In 1976 a radio signal with a beat of ten times per second was emitted from a seven billion rouble antenna in close proximity to the Chernobyl nuclear power plant. Ten years later an incident at the plant caused the reactor to explode. What was the link between the Duga antenna and the malfunction at the power plant? Herein lies the question Fedor Alexandrovich needs an answer for. Artist turned pacifist turned activist, Fedor is a larger than life painter and poet who is well established in the art world. He believes that the disaster in Chernobyl was an unnatural, man-made one and seeks to expose those responsible for the intentional human error. It is no surprise that the information Fedor gathers builds a damning case against the Russian government. The “woodpecker” signal was meant to cover a radius that enclosed nine US missile bases, jamming airwaves across the Eastern hemisphere. Eye witnesses confess that after a technician was brought in to tweak the transmitter, which was causing interference with SOS correspondence, it was revealed that the US remained protected as the signal would never be strong enough to permeate the Northern Lights. On September 1st, an inspection of the Duga antenna was scheduled to be carried out. Fedor’s theory is that before this deadline the satellite would have benefitted from a nuclear breakdown. The failure of the “woodpecker” could be blamed on the instability and collapse of the power plant’s reactor, rather than its own fallible design and doomed application. The culprit? USSR’s minister of communications Vasily Shamshin, a commonly conceived advocator of war on America during the late seventies and commissioner of the extremely costly but ill-fated Duga antenna.
However, as Fedor reluctantly confesses, the proof of evidence that he needs to convince the world of his theory has died with the Muscovite bureaucrat Shamshin himself. Without it, Fedor’s argument never ceases to be anything more than a thoroughly convincing conspiracy. If the spectator is to take anything other away from this documentary ideologically, it is that they should not settle for pieces of the truth, for in the cracks between them lies misinformation. Ironically, the conclusion of Russian Woodpecker shares the same fate as the Duga radar; failure to launch and self-destruction.
From the outset, Fedor is presented as a provocateur with a personal, vested interest in his case study. He was sent to an orphanage in his childhood to escape radiation poisoning and many of his extended family have been the victims of Soviet ruling in the Ukraine, either brutally beaten by the KGB or sent to the gulag. Fedor’s fear and paranoia is instigated by the Maidan uprising in Kiev, which he describes as the “revenge of the Soviet Union”. The cinematographer of Russian Woodpecker, Artem Ryzhykov, was present during a peaceful protest in Kiev that led to a violent altercation between protesters and riot police. This revolution acts as an emotionally charged backdrop for the film’s closure. The physical and psychological pain endured by both Artem and Fedor is representative of not just themselves but the entire Ukrainian nation.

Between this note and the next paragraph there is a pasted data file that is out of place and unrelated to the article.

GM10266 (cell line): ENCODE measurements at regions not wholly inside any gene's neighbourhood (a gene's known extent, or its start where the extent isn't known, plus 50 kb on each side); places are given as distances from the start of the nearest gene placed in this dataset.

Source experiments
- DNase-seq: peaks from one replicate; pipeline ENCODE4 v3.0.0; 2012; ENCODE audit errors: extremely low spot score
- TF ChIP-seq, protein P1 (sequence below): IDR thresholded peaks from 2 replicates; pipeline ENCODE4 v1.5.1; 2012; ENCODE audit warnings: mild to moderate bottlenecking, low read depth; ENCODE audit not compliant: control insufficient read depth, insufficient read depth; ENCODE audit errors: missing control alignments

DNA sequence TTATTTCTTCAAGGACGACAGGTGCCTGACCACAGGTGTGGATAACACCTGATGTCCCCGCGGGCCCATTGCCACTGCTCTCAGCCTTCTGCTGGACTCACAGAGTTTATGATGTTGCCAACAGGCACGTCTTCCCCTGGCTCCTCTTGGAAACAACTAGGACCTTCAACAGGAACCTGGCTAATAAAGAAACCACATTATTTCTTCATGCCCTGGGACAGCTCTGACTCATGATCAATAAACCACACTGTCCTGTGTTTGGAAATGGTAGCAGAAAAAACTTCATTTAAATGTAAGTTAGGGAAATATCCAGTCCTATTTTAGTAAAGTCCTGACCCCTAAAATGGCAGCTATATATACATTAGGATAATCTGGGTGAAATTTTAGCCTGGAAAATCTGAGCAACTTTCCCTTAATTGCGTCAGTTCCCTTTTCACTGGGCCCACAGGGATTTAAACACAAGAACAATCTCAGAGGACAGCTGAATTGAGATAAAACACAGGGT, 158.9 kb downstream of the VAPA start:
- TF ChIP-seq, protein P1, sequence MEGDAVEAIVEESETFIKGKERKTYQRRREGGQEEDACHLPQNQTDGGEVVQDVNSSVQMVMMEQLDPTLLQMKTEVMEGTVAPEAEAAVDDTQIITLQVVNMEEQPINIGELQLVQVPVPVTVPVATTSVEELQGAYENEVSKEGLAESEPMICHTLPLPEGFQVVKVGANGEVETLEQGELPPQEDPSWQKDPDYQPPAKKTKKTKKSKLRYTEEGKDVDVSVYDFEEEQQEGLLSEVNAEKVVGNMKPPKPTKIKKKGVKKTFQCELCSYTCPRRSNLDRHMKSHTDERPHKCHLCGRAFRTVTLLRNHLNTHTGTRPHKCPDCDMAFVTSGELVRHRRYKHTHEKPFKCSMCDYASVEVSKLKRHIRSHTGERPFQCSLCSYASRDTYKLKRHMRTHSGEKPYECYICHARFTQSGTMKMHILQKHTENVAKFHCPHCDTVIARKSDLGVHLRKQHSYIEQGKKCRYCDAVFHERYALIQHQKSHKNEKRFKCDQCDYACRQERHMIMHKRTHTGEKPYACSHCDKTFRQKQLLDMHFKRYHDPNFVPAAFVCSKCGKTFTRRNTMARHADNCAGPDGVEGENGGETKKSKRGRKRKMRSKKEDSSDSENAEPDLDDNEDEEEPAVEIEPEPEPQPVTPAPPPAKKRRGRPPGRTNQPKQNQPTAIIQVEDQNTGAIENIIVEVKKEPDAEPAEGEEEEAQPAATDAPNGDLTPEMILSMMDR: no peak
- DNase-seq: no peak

Amongst the shocking stock footage and newsreels of the catastrophe, Fedor reimagines and reenacts his own theatrical response to his findings, resulting in some powerful imagery. During a sobering trip through the ghost town of Chernobyl the camera captures every detail of the apocalyptic wasteland. Abandoned sports centers, desolate amusement parks and empty school chairs at empty tables. The primary school is one of the most visually striking and memorable set pieces. A sea of children’s gas masks litters the floor of the classroom looking like a vast graveyard of dusty skulls. But the severity of these macabre aesthetics is counterbalanced by Fedor’s bleak and very dark sense of humor, which only amplifies his likability as the film’s protagonist. For instance, on a visit to a radioactive seaside, Fedor mockingly pours an entire bottle of red wine into the ocean, reciting a eulogy and explaining that doctors once believed red wine could protect against radiation.
The filmmaker and Fedor delve into a rigorous inspection of the 1986 tragedy with hidden cameras, eye witness accounts and military personnel interviews. At this particular historical standpoint, Gracia channels the film’s ideology and paranoia from the locality of the past into present day current affairs. The documentary concludes within the context of the tumultuous occupation of Kiev’s Independence Square in 2014. The people of Ukraine protest president Yanukovych’s rejection of a pending EU agreement and his decision to opt for a Russian loan bailout instead. As the Euromaidan uprising intensified and the country appeared to be on the brink of civil war, Viktor Yanukovych refused to compromise and soon fled to exile in Russia. By directly relating the events of April 26th 1986 and January 2014, viewers are forced to make a vast leap of faith. The filmmakers have suddenly and drastically shifted their focus and agenda to instill in the audience Fedor’s own fear of history repeating itself. Ukraine’s current political climate and geopolitical relationship with Russia is once again being haunted by an “undead, Soviet ghoul”. Rather fittingly, Fedor explains at the beginning of the documentary that the purpose of the project was to go in search of the “ghosts of Chernobyl”. Nevertheless, Fedor’s scrutinizing of the 1986 Chernobyl disaster serves as a dramatic catalyst for Russian Woodpecker to reopen a masterful debate with regard to the political and historical landscape of Ukraine.